Employer doesn’t like those apples

Employee didn't follow company policy when taking apples and paying for them later

This instalment of You Make the Call features a grocery store worker who was caught taking too many apples.

The worker was a clerk for 16 years at a British Columbia grocery store operated by Overwaitea Food Group. She had no disciplinary issues and her performance evaluations usually met or exceeded expectations.

The worker’s duties included off-till duties in the store’s cash office, which required attention to detail and mostly unsupervised work, during which she handled almost all of the cash that went through the store. She usually started work at 6:30 a.m. but often arrived early before any other cashiers.

Overwaitea had a team member purchase policy (TMP) that prohibited employees from entering their own transactions and buying items outside of regular store hours. Employees were also required to immediately pay for everything purchased at the store. Employees had been dismissed for violating the TMP and the worker was aware of this.

The worker was diabetic and ate apples throughout the day to control her blood sugar. She usually arrived at work early, and on days when she didn’t have apples with her, she gathered apples from the store’s produce section, weighed them at the till and saved the transaction under her employee number. She was aware of the policy not to complete her own transactions, but thought it was an acceptable workaround to save her transactions, which generated a slip, and present the slip to another cashier later in the day to pay for the apples during store hours.

In March 2015, an anonymous employee tipped off the resource protection department that the worker had saved a transaction for apples and had asked to recall the transaction during store hours. The department informed the store manager, who approached the worker and told her to “ensure you follow all the store policies, including for your own purchases.”

The worker claimed she didn’t make the connection and said it never occurred to her that she violated the policy. The manager also told her to avoid going down the same road as an employee who had been fired for breaching policy. The worker was confused but didn’t ask for clarification.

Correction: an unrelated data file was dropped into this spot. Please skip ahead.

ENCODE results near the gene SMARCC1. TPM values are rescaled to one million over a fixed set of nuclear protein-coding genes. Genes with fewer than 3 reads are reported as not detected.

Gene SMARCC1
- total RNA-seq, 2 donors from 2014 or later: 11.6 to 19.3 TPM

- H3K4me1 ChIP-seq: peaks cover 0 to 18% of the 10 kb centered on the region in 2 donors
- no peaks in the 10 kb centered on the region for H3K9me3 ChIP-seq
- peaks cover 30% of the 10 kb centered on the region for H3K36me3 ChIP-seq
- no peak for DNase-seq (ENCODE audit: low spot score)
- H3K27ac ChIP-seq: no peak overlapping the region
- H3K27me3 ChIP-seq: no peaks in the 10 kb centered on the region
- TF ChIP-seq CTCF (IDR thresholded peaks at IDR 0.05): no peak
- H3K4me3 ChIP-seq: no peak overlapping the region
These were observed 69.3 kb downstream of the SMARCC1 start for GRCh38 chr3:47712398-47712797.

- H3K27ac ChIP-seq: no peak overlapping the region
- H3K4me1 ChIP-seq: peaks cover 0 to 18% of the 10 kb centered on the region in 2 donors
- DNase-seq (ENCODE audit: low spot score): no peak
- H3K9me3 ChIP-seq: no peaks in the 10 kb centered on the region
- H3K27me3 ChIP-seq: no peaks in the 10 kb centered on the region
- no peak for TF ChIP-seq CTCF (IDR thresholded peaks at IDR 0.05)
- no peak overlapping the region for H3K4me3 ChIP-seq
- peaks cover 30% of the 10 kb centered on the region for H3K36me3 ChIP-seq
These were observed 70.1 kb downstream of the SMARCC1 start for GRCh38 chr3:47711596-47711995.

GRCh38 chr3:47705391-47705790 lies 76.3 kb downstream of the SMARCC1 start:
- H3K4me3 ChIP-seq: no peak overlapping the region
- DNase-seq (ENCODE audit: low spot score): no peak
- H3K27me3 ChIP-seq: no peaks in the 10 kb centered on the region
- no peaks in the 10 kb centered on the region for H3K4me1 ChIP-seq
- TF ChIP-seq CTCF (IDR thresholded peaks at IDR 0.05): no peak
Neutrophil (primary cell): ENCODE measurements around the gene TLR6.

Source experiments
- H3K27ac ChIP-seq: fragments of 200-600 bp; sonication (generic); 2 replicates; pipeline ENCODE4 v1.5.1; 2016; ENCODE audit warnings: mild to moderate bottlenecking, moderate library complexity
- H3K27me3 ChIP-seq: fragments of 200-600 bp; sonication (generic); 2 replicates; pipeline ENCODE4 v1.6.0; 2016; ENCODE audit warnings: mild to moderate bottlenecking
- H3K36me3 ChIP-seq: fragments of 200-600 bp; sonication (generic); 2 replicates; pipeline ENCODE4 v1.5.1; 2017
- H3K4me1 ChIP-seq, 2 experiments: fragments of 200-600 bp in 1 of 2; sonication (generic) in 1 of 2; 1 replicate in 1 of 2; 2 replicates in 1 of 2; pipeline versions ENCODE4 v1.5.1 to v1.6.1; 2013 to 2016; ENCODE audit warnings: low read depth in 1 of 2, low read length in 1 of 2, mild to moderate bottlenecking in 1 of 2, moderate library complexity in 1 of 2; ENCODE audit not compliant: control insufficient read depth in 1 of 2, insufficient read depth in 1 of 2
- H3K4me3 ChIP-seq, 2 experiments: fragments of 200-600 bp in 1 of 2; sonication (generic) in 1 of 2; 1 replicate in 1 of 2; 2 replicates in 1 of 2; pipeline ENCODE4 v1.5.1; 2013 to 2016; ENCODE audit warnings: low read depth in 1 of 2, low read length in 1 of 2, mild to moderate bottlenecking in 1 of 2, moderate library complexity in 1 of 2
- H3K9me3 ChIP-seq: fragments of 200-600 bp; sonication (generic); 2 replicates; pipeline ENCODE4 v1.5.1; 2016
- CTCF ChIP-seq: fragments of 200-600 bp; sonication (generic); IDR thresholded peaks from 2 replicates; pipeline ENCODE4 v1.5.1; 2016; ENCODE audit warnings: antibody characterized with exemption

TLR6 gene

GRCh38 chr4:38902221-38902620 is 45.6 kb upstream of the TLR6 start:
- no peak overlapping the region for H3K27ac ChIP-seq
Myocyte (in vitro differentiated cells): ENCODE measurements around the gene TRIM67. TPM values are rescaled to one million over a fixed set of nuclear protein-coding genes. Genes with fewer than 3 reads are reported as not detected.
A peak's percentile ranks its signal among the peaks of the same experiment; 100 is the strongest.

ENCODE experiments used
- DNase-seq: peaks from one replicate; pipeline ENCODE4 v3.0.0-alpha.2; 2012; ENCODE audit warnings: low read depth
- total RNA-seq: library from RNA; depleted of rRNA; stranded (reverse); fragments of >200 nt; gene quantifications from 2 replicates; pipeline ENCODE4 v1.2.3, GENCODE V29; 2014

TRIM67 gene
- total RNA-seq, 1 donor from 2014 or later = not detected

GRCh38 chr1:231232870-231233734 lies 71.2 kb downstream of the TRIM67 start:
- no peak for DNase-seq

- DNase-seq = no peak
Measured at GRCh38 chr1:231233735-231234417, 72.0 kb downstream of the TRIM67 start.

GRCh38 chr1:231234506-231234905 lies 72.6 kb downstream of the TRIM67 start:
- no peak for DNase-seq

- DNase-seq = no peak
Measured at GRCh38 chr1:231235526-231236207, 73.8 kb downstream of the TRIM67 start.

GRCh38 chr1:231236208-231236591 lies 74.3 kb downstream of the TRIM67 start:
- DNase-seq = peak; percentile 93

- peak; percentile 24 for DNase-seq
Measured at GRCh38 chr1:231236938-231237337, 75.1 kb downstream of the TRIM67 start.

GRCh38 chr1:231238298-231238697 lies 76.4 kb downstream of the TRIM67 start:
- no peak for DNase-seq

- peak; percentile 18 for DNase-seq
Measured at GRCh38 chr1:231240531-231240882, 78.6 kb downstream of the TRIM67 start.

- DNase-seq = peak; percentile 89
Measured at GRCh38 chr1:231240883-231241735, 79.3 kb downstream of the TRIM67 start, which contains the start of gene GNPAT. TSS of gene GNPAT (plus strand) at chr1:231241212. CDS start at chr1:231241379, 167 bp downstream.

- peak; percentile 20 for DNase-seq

Three months later, a cashier told the manager that the worker continued to pay for earlier saved transactions. The manager generated a report of unrecalled saved transactions over the previous 12 months, which showed the worker had bought apples 78 times during the past year before store hours began and failed to recall and pay six times.

The manager called an investigative meeting and asked the worker about saved transactions that weren’t recalled. The worker indicated she understood that such transactions cost the store money. She acknowledged that had happened “five to ten times” for her and on those occasions, she got a cashier to ring it in as a department sale.

The worker was suspended pending investigation and it was confirmed one unrecalled transaction was later paid for as a department sale. However, six didn’t appear to have been paid for, going back 12 months, and the other cashiers didn’t remember entering them. The manager also found that on four of the six days there was an unrecalled transaction, the worker purchased items later in the day, providing an opportunity to recall.

The manager met with the worker again and the worker acknowledged that she must not have paid, but didn’t intentionally avoid it. The manager noted she looked stressed but didn’t seem surprised by the findings.

The manager dismissed the worker on June 26, 2015, to which the worker said “Are you serious?” and asked why she wasn’t warned. The manager referred to his caution in March, to which the worker said she didn’t make the connection and didn’t intend to “rip the store off.” The manager felt the worker’s intention didn’t matter, as the matter was cut and dried — she breached the store’s policy.

You Make the Call

Was dismissal too harsh?
Was the worker’s policy breach just cause for dismissal?

If you said dismissal was too harsh, you’re right. The arbitrator agreed that the worker failed to pay for saved transactions for apples on at least six occasions over the 12 months before her dismissal. However, there were no real indications she did so intentionally and it was more likely she simply forgot. She wasn’t sure when these transactions took place and she always did it out in the open in front of store cameras, so there was no attempt to conceal what she was doing, said the arbitrator.

In addition, the arbitrator pointed out that the worker remedied some unsaved transactions by having a cashier ring in a department sale, so it was even more unlikely she intended to act dishonestly. Given the number of times the worker took apples from the store and saved a transaction — 78 times in one year — it was reasonable to believe she may have forgotten to pay for a few, even if she made a purchase later in the day, said the arbitrator.

The arbitrator also found the store manager’s warning wasn’t a good one, as it was vague and the worker didn’t understand to what the manager was referring.

The arbitrator determined that Overwaitea failed to prove the worker acted with dishonesty that would lead to a breach of trust. Overwaitea was ordered to reinstate the worker with compensation.

For more information see:

Overwaitea Food Group and UFCW, Local 1518, Re, 2015 CarswellBC 4003 (B.C. Arb.).

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